Visual Studio LightSwitch released with a set of 7 Starter Kits that people can use as starting points for their own applications. You can download them or install them directly in Visual Studio LightSwitch using the Extension Manager. Take a look at Robert Green’s Visual Studio Toolbox episode for more info.
One of the Starter Kits is a Time Tracker application for tracking employee timesheets against projects they are working on. Here’s the data model:
Employees enter multiple time entries onto their time sheets and a project is selected on each of the time entries. This week a blog reader asked how he could get a tally of all hours worked on a given project for a given employee. In this post I’ll describe how to create a screen that filters on project and employee and tallies all the time entries.
Creating the Parameterized Query
In order to do this we’ll need to create a parameterized query that optionally filters on Employee and Project. Right-click on the TimeEntries table in the Solution Explorer and select “Add Query”. Name it TimeWorked. Next we need to add a filter on the Project.Id “equals” then choose “@ Parameter” and add a new parameter called ProjectID. Do the same thing for the employee by expanding TimeSheet.Submitter and select Id “equals” another “@ Parameter”. This time add a new parameter called SubmitterID.
Then select the SubmitterID parameter and in the property window check “Is Optional” to make that one an optional parameter. That way we can optionally see the total hours worked for a selected project across all our employees. Also add a sort by the SubmittedDate Descending. Your query should now look like this.
Create the Custom Search Screen
Next add a new search screen based on this query. Click the “Add Screen” button at the top of the query designer and choose the Search Data Screen template and select the TimeWorked query you just created for the Screen Data and click OK.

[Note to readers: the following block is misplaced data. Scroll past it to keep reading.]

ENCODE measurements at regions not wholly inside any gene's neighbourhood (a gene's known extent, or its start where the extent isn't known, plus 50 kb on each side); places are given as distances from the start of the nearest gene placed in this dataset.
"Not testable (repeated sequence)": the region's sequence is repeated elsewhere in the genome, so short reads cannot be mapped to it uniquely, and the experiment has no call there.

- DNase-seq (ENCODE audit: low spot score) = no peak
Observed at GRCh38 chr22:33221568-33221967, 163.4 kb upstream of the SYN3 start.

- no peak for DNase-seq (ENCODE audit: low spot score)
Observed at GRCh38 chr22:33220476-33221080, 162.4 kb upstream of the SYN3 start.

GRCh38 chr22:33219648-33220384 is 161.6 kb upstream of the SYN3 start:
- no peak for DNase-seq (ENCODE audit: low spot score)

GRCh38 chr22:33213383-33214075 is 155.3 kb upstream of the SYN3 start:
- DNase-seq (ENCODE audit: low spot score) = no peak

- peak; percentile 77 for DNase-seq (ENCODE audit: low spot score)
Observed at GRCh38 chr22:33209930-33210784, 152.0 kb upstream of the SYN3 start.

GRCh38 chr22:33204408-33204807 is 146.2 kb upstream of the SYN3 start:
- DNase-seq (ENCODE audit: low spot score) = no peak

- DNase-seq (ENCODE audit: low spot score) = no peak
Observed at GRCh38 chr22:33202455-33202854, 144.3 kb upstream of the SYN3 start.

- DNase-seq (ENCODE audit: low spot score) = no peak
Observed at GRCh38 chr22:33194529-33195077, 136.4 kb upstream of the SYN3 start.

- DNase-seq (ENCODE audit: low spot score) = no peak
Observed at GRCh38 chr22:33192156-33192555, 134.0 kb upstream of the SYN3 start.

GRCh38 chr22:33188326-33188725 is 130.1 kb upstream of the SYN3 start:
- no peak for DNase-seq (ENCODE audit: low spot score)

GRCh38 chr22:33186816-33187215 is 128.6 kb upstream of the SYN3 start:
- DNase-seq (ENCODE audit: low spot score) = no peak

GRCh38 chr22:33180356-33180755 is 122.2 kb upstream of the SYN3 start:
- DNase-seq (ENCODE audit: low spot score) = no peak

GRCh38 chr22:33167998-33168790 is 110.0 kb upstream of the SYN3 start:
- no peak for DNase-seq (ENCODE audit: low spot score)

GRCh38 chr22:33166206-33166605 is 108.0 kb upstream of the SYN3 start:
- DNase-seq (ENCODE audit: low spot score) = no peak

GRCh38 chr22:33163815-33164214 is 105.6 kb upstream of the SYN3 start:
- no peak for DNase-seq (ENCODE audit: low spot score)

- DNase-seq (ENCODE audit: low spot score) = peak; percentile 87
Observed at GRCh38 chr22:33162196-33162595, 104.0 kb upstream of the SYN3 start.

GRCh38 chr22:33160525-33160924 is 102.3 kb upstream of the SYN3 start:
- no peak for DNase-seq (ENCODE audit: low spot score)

Notice that LightSwitch added screen fields for the filter criteria that needs to be fed into the query. However we don’t want users to have to type in IDs, instead we want a dropdown of choices for both Employee and Project. So delete the two fields on the view model on the left-hand side of the screen designer:
When you delete these fields the controls in the content tree will also be removed. Next click the “Add Data Item” button at the top and add a Local Property of Type “Project (entity)” and name it “SelectedProject”, then click OK.
Do the same thing for Employee. Click the “Add Data Item” button again and add a Local Property of Type “Employee (entity)” and name it “SelectedEmployee”, then click OK. Now you should see Employee and Project in your view model. Drag them to the top of the content tree to place them above the results Data Grid. LightSwitch will automatically create drop-down controls for you.
The next thing we need to do is hook up the selected items to the query parameters. First select the ProjectID query parameter in the view model, then in the properties window set the binding to SelectedProject.Id:
Once you do this a grey arrow will indicate the binding on the far left. Do the same thing for SubmitterID and set the binding to SelectedEmployee.Id.
The final piece of the screen we need is the tally of all the hours worked across the time entries that are returned based on our filter criteria. Click “Add New Data Item” once again and this time choose Local Property of Type Decimal, uncheck “Is Required” and call it TotalHours.
Now you will see the TotalHours field in the view model. Add it to the screen anywhere you want by dragging it to the content tree. In this example I’ll add it above the results grid. Make sure to change the control to a Label. You can also select how the label font appears by modifying that in the properties window.
Last thing we need to do is calculate the total hours based on this filter. Anytime the TimeWorked query is successfully loaded we need to calculate the TotalHours. Select TimeWorked in the view model and then at the top of the screen drop down the “Write Code” button and select the “TimeWorked_Loaded” method. Write this code to tally the hours:
Private Sub TimeWorked_Loaded(succeeded As Boolean) Me.TotalHours = 0
If succeeded Then For Each te In TimeWorked Me.TotalHours += te.HoursWorked Next End If End Sub
Now run it! Once you select a project the query will execute and the total hours displayed for all employees that worked on the project. If you select an employee, the results will narrow down further to just that employee’s hours.
Starter kits are a GREAT way to get started with Visual Studio LightSwitch. I urge you to explore them and customize them for your exact needs.